Stylish educational “Deformers” like Michelle Rhee, Joel Klein, Arne Duncan, and Bill Gates have been saying that only their methods will work to narrow the achievement gaps between high-performing and low-performing groups. Rhee, in particular, likes to boast about her supposed successes, and the media generally oblige by publicizing whatever she says.
Listening to her, or reading her press releases, you would think that because of her ‘incredible’ leadership, all of the achievement gaps have been virtually eliminated in DC public schools and that everything has been going up, up, and up since she has been firing, firing, and firing.
But facts are stubborn things. Rhee and her acolytes have been in power in DC for about four years now (and in total control of classrooms for the last two years) and we have an opportunity to measure what all of their schemes and upheavals have produced.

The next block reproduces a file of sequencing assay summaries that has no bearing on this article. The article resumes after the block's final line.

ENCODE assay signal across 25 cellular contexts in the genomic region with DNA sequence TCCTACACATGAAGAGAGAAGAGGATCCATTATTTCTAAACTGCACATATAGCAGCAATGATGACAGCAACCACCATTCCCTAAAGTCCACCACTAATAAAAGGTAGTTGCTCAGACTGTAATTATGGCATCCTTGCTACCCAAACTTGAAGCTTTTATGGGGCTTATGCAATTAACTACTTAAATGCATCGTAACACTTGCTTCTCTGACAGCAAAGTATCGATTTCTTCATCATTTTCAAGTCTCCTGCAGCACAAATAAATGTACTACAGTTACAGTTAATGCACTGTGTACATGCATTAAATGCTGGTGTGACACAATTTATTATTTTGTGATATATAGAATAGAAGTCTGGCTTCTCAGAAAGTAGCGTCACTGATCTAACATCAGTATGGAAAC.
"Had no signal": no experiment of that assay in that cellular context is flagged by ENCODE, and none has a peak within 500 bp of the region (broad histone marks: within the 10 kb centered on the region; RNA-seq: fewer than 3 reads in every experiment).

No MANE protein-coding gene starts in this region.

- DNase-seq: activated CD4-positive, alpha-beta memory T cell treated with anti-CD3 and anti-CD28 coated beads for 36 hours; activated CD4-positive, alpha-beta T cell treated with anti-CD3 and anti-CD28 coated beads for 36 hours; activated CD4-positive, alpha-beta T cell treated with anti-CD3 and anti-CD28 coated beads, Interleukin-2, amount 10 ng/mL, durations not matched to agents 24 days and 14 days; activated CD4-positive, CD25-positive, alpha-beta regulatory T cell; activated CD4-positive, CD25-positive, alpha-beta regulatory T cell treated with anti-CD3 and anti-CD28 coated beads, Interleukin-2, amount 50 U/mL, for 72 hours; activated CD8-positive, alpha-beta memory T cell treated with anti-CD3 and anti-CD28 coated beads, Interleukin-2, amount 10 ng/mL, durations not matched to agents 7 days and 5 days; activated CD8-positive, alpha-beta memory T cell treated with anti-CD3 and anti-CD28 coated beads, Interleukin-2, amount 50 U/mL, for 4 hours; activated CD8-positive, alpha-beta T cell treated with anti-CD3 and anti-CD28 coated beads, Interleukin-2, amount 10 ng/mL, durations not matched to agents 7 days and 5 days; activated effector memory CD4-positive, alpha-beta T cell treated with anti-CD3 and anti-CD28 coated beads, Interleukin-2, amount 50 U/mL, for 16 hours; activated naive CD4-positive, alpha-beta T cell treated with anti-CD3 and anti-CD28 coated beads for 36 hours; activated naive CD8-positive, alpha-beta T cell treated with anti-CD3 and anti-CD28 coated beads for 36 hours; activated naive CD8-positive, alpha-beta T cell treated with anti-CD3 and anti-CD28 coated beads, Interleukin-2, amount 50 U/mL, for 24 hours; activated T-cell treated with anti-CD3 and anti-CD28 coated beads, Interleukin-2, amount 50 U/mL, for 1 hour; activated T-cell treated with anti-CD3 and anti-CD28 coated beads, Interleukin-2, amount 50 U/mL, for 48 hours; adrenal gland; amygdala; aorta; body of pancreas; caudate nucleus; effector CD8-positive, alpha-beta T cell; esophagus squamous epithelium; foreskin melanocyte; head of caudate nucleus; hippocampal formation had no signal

So, what have they produced, on their own terms, namely, as measured by standardized test scores?
In a word: Nothing.
(Or “diddly”, if you prefer the vernacular.)
I spent some tedious hours looking at publicly-available data on DC-CAS standardized test scores that all public school students in grades 3-8 and 10 must take every year, in particular looking at the ‘pass’ rates for various sub-groups like whites, blacks, hispanics, poor and non-poor kids (as measured by whether they are eligible for free or reduced-price lunch), and so on.
In every single case, when I compared the scores of the historically higher-achieving group with the scores of the lower-achieving group, I find that in DCPS, all of the schemes of Rhee, Kamras, Fenty, Henderson, Gray and a few powerful billionaires have been a complete and utter failure. Even on their own terms.
Firing or forcing out half the teachers and most of the principals? No positive result on test scores.
Implementing an extremely rigid and punitive evaluation scheme for staff and teachers? Zip, if you look at the test scores.
Dangling the carrot of large cash bonuses if student scores rise? Nada.
Bribing students to come to school and be good? In vain.
Turning all education in DCPS into a big test-prep class? Zilch.